These are exciting times at GreenStar, when member-owners can have a voice in decisions that will impact the Co-op, and possibly the Ithaca community, for a long time to come. In November, member-owners will be asked to vote on a potential third store, to be located in Collegetown, as well as a proposed change in the way GreenStar issues member discounts. Many opportunities are being planned for member-owners to learn about both topics in order to make informed decisions during the voting period.
October kicks off with a Member Forum to discuss the possible Collegetown store, held on Thursday, Oct. 4 from 6:30 to 8:30 at The Space @ GreenStar. Council and management will share the proposed plans and budget for the project and will then allow time for discussion, questions and answers. Refreshments will be served.
Throughout October, Council and management will host informational sessions to explain and answer member-owners' questions about the proposed Patronage Dividend system. These sessions will be held in the West-End store meeting room so that member-owners can easily stop by during shopping trips. Dates and times will be posted soon at the Member Centers in both stores and on the register screens.
Saturday, 01 September 2012 15:49
By Kristie Snyder,
My eight-year-old thinks GreenStar is the greatest grocery store on the planet. And who's going to tell him differently? His mom and uncle work here, other family members have worked here in the past, his grandparents shop here, and every time he steps into one of the stores he sees friends of all ages. To him, GreenStar is one big happy family, and he's far from alone in that. After 41 years in business, GreenStar now spans generations. Among GreenStar employees you'll find parents and children, siblings, spouses and partners. GreenStar's idealistic young founders now sport gray hair and bring their grandkids into the store for treats. Adults who were once babies strapped to parents' backs as they bagged bulk items are now members in their own right. Kids are practically being raised in GreenStar, and many of them, as they grow up, will carry cooperative values forward into their own lives.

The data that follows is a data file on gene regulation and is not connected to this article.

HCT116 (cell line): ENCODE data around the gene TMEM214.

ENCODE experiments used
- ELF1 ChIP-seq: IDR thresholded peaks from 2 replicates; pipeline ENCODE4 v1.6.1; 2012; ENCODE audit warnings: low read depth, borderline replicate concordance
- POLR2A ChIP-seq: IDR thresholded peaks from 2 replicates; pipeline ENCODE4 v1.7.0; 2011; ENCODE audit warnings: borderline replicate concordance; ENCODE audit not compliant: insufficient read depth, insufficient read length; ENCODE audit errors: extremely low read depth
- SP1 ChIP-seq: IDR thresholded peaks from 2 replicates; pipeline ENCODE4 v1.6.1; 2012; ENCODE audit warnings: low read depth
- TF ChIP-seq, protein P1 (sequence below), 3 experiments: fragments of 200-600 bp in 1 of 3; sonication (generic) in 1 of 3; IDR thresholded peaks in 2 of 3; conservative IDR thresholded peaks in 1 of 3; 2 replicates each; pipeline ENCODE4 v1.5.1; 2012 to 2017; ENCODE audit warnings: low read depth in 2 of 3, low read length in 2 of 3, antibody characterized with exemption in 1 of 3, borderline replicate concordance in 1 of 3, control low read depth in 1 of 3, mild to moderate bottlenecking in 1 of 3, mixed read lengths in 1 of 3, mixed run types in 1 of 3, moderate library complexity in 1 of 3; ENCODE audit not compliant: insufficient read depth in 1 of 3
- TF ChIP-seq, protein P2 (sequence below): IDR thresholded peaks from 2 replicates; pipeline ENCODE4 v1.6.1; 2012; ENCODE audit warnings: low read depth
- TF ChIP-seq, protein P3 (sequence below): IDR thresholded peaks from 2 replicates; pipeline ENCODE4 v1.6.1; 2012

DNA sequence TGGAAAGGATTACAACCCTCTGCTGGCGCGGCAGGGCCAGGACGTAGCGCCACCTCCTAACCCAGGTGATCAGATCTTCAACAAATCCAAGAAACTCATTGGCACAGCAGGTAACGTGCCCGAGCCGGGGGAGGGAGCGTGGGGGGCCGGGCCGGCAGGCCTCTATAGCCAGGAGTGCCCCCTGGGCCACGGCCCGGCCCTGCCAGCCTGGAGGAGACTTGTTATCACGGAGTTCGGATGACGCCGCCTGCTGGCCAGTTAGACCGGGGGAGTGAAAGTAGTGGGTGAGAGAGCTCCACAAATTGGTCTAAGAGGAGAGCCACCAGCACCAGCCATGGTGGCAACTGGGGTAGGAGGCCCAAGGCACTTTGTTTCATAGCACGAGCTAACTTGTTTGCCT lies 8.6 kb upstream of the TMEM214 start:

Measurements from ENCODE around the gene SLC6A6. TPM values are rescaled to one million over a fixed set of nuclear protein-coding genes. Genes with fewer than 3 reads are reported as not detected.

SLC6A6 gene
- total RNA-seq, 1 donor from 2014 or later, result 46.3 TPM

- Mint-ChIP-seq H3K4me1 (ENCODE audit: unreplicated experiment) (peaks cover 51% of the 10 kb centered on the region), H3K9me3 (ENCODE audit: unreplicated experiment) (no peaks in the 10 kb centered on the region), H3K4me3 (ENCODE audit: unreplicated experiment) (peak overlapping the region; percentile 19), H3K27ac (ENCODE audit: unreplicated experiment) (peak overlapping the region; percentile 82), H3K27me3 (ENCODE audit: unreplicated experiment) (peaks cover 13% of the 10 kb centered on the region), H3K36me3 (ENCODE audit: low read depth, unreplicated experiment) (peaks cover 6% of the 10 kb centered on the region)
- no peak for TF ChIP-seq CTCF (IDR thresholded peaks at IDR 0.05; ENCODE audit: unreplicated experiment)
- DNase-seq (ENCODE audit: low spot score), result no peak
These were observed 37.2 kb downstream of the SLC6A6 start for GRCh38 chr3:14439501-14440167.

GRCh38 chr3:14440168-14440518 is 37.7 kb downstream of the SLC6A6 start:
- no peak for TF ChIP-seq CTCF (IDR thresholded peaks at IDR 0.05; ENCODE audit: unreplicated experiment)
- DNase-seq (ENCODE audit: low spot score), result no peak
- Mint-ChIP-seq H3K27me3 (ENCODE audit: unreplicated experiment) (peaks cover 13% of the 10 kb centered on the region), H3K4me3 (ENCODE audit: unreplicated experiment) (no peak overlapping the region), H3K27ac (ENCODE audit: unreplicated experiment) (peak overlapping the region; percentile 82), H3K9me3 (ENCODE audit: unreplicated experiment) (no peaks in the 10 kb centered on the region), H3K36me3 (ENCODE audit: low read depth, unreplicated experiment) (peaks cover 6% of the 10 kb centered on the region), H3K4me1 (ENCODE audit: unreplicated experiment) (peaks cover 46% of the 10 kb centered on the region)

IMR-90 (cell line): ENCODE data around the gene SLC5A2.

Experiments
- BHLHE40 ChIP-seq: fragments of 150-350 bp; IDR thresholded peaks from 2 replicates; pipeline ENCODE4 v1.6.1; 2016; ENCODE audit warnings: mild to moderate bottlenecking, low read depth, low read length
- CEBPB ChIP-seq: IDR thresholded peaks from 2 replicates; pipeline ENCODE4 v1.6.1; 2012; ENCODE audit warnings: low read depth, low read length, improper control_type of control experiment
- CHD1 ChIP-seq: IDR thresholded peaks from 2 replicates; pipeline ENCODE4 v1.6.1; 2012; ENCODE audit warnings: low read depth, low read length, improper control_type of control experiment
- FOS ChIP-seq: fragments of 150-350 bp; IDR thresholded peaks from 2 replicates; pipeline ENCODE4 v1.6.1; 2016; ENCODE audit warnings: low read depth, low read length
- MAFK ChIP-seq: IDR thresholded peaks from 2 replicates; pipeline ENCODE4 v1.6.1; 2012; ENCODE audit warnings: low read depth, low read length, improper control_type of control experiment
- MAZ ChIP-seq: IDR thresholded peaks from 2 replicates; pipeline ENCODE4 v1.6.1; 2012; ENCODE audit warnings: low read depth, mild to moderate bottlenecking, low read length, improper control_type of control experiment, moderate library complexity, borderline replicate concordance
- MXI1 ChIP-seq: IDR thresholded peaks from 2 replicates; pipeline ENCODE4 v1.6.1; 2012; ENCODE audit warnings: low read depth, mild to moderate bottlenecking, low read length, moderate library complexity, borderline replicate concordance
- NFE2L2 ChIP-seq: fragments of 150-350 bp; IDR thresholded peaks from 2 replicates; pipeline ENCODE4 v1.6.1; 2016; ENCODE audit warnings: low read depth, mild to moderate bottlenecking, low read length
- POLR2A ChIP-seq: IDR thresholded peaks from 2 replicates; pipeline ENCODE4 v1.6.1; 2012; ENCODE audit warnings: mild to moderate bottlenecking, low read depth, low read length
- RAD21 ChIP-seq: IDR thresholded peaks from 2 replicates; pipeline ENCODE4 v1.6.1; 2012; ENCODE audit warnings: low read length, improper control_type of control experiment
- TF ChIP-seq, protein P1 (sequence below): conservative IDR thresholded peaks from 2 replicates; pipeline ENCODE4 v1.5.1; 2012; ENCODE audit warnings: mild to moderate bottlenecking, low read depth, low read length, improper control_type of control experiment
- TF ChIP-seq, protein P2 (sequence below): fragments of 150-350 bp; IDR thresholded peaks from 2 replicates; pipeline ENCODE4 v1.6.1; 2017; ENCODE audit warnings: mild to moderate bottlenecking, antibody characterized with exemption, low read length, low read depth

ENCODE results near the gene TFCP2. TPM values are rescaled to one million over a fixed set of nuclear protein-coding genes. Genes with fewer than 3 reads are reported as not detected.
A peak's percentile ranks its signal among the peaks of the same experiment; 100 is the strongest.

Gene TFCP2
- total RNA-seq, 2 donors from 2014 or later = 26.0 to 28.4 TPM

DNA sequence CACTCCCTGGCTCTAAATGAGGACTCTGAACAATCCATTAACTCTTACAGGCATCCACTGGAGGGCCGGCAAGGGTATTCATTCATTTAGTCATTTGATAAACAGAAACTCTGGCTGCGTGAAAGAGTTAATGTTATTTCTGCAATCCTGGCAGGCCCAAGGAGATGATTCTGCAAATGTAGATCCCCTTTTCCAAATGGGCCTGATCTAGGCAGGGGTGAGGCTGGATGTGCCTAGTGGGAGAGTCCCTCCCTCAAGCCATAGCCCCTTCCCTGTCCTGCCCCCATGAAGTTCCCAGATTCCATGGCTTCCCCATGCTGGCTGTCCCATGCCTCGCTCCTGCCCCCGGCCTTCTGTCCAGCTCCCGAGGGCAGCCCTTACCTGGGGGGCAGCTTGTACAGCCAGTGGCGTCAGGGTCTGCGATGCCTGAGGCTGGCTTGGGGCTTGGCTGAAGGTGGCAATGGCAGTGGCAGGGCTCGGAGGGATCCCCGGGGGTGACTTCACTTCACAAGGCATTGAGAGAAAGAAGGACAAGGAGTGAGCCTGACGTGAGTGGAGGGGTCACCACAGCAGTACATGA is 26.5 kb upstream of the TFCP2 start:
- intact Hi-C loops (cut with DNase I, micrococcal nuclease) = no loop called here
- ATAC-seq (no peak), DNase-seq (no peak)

The Burgevin family of Trumansburg is one of many that perfectly exemplify GreenStar's generational appeal. Patti and Jules Burgevin joined GreenStar in its infancy, back in the days of the Ithaca Real Food Co-op. Their son Peter and his wife, Margo Alexander, have been members nearly as long, and one of their two sons, now in college, is a GreenStar member, too, having bought a full-equity membership on school break a couple of years ago. (If Margo's last name rings a bell it may be because she's the sister of our Membership Manager Alexis Alexander — yet another family tie.)
"Patti and I function in a cooperative mode in our lives, and we raised our children in the same way," said Jules, so joining the local food co-op just made sense. "No other stores were carrying organic foods at that time; there were few organic farmers even in the area," added Patti. "We believe in the principles of cooperatives and what they do to help the community. And there's just good food there!"
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By Joe Romano,
‘It’s okay’ is a cosmic truth.
— Robert Bach, author of Jonathan Livingston Seagull
Maybe this article won’t be really good, maybe it will just be OK… still reading? Great! In return, every attempt will be made to provide you with a better-than-OK reading experience.
A recently published book follows the history of the word “OK” in American cultur...